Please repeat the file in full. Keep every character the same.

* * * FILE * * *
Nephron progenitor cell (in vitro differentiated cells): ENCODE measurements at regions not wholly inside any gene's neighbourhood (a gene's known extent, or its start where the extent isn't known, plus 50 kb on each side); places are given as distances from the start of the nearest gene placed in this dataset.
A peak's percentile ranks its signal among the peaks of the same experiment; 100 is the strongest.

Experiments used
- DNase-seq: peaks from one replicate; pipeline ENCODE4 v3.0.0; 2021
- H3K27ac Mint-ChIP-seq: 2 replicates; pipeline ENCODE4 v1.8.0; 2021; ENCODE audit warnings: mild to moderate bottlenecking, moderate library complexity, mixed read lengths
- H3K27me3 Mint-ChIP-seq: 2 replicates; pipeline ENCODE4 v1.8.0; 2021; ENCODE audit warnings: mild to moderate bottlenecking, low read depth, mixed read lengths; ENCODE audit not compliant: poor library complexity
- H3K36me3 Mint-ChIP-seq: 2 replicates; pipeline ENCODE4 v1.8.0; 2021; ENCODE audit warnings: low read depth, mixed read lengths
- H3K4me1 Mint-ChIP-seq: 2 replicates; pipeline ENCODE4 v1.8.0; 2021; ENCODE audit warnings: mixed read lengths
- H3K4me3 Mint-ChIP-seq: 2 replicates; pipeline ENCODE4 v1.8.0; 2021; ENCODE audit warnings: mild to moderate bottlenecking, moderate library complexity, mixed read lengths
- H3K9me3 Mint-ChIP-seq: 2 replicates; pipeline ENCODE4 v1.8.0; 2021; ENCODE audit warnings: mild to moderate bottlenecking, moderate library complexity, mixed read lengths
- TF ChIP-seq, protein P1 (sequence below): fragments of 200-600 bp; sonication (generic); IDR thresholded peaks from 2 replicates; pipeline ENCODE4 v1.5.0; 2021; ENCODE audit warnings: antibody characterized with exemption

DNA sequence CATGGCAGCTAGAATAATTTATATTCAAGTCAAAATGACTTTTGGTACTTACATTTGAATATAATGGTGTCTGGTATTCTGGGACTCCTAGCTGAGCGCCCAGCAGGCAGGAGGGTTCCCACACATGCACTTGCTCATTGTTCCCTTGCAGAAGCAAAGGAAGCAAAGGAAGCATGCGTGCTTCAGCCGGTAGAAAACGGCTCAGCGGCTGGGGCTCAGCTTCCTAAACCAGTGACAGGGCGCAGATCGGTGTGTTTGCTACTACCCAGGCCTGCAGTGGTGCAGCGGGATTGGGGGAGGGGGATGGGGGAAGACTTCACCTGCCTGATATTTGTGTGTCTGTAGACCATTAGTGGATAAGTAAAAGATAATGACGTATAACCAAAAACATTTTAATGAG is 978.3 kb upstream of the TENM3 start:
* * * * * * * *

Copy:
Nephron progenitor cell (in vitro differentiated cells): ENCODE measurements at regions not wholly inside any gene's neighbourhood (a gene's known extent, or its start where the extent isn't known, plus 50 kb on each side); places are given as distances from the start of the nearest gene placed in this dataset.
A peak's percentile ranks its signal among the peaks of the same experiment; 100 is the strongest.

Experiments used
- DNase-seq: peaks from one replicate; pipeline ENCODE4 v3.0.0; 2021
- H3K27ac Mint-ChIP-seq: 2 replicates; pipeline ENCODE4 v1.8.0; 2021; ENCODE audit warnings: mild to moderate bottlenecking, moderate library complexity, mixed read lengths
- H3K27me3 Mint-ChIP-seq: 2 replicates; pipeline ENCODE4 v1.8.0; 2021; ENCODE audit warnings: mild to moderate bottlenecking, low read depth, mixed read lengths; ENCODE audit not compliant: poor library complexity
- H3K36me3 Mint-ChIP-seq: 2 replicates; pipeline ENCODE4 v1.8.0; 2021; ENCODE audit warnings: low read depth, mixed read lengths
- H3K4me1 Mint-ChIP-seq: 2 replicates; pipeline ENCODE4 v1.8.0; 2021; ENCODE audit warnings: mixed read lengths
- H3K4me3 Mint-ChIP-seq: 2 replicates; pipeline ENCODE4 v1.8.0; 2021; ENCODE audit warnings: mild to moderate bottlenecking, moderate library complexity, mixed read lengths
- H3K9me3 Mint-ChIP-seq: 2 replicates; pipeline ENCODE4 v1.8.0; 2021; ENCODE audit warnings: mild to moderate bottlenecking, moderate library complexity, mixed read lengths
- TF ChIP-seq, protein P1 (sequence below): fragments of 200-600 bp; sonication (generic); IDR thresholded peaks from 2 replicates; pipeline ENCODE4 v1.5.0; 2021; ENCODE audit warnings: antibody characterized with exemption

DNA sequence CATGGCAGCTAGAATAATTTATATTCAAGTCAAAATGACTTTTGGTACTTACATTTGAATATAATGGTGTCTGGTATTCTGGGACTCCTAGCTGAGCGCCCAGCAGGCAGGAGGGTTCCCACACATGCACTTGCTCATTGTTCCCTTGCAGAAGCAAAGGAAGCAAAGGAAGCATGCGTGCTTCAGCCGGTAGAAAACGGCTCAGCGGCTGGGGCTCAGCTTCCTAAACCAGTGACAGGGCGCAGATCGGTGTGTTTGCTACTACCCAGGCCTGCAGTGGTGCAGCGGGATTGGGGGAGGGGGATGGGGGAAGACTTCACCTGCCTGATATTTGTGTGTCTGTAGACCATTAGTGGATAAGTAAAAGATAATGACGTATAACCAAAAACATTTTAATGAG is 978.3 kb upstream of the TENM3 start: